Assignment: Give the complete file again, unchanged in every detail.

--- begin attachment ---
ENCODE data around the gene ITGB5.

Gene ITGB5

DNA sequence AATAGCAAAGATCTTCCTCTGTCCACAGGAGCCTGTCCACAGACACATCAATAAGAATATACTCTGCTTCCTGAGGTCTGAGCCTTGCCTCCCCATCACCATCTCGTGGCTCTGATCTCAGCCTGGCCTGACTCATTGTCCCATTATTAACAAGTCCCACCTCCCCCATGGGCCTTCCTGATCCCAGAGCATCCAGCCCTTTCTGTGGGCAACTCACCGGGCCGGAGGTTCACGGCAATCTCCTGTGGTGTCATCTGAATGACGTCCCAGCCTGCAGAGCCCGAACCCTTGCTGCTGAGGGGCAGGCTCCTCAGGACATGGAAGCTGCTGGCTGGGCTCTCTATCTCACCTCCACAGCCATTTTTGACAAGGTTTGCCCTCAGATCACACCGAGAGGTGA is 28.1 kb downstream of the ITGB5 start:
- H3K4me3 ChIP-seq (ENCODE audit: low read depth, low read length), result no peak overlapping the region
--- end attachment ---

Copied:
ENCODE data around the gene ITGB5.

Gene ITGB5

DNA sequence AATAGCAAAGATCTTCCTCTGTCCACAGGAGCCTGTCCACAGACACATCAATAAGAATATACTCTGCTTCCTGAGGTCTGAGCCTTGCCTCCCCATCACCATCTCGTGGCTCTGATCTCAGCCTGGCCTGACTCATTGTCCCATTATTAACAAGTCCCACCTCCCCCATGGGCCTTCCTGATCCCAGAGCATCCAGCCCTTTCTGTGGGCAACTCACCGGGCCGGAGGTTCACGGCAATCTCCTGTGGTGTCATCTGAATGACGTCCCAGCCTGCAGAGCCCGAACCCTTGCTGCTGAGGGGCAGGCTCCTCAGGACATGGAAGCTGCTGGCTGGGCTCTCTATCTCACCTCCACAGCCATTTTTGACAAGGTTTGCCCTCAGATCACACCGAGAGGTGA is 28.1 kb downstream of the ITGB5 start:
- H3K4me3 ChIP-seq (ENCODE audit: low read depth, low read length), result no peak overlapping the region